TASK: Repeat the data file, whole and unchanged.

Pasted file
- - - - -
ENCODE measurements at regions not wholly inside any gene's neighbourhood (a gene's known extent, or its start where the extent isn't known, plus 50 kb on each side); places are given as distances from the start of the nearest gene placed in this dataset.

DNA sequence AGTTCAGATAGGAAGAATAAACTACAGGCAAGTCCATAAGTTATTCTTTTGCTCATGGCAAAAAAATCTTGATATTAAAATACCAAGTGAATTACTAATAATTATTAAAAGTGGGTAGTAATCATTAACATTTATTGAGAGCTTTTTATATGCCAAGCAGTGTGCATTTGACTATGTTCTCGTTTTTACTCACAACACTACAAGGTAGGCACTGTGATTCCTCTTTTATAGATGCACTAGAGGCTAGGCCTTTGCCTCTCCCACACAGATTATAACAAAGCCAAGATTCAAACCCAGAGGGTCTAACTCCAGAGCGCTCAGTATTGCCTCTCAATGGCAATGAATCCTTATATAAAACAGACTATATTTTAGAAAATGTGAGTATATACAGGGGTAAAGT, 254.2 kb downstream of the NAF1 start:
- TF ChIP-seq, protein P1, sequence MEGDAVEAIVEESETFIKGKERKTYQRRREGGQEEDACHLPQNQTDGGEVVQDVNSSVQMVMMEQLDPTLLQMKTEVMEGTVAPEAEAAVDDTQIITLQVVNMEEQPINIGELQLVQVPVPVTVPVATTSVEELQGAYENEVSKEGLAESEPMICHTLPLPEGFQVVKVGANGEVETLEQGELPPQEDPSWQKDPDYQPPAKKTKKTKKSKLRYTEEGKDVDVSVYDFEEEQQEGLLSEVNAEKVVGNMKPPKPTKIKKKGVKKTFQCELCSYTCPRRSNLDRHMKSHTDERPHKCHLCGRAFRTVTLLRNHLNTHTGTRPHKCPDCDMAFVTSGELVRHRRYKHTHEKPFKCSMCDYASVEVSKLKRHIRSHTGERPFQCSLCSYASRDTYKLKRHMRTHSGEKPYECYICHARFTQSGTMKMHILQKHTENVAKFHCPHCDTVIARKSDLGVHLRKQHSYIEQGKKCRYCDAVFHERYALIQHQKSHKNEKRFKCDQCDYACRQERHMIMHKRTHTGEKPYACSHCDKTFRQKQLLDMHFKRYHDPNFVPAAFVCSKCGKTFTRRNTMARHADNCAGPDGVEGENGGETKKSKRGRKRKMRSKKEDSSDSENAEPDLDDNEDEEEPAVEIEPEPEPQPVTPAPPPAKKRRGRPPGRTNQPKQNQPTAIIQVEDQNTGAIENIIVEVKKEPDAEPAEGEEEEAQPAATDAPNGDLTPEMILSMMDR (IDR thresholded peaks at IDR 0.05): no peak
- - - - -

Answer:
ENCODE measurements at regions not wholly inside any gene's neighbourhood (a gene's known extent, or its start where the extent isn't known, plus 50 kb on each side); places are given as distances from the start of the nearest gene placed in this dataset.

DNA sequence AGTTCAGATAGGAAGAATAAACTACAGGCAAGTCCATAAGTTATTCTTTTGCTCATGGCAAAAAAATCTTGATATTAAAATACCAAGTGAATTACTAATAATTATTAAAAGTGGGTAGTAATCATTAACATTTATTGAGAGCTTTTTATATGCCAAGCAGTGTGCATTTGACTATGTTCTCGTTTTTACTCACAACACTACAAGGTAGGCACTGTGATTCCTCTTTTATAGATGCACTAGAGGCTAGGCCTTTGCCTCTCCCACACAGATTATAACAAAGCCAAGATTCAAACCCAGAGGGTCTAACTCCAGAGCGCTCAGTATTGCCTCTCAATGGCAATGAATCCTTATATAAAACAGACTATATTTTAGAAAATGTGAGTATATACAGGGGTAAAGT, 254.2 kb downstream of the NAF1 start:
- TF ChIP-seq, protein P1, sequence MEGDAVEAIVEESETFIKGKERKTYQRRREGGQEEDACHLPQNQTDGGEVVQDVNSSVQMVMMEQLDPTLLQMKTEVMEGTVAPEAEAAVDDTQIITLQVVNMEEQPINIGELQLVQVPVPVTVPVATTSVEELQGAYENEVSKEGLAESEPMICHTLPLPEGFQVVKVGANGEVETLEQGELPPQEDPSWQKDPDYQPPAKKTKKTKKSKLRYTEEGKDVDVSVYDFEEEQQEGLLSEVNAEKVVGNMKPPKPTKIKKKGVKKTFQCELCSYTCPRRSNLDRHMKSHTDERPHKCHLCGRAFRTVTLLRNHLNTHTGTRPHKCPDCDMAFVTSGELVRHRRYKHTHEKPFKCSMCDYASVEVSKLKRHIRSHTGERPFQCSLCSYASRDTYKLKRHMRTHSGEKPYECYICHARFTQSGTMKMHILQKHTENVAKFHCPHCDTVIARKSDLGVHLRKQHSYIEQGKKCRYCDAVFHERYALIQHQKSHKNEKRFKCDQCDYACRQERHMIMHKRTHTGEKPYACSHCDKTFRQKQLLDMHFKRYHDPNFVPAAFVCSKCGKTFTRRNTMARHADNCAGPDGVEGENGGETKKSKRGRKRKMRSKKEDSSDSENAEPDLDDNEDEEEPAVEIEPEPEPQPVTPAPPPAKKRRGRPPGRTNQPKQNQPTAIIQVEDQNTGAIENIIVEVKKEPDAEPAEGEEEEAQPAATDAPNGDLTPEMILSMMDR (IDR thresholded peaks at IDR 0.05): no peak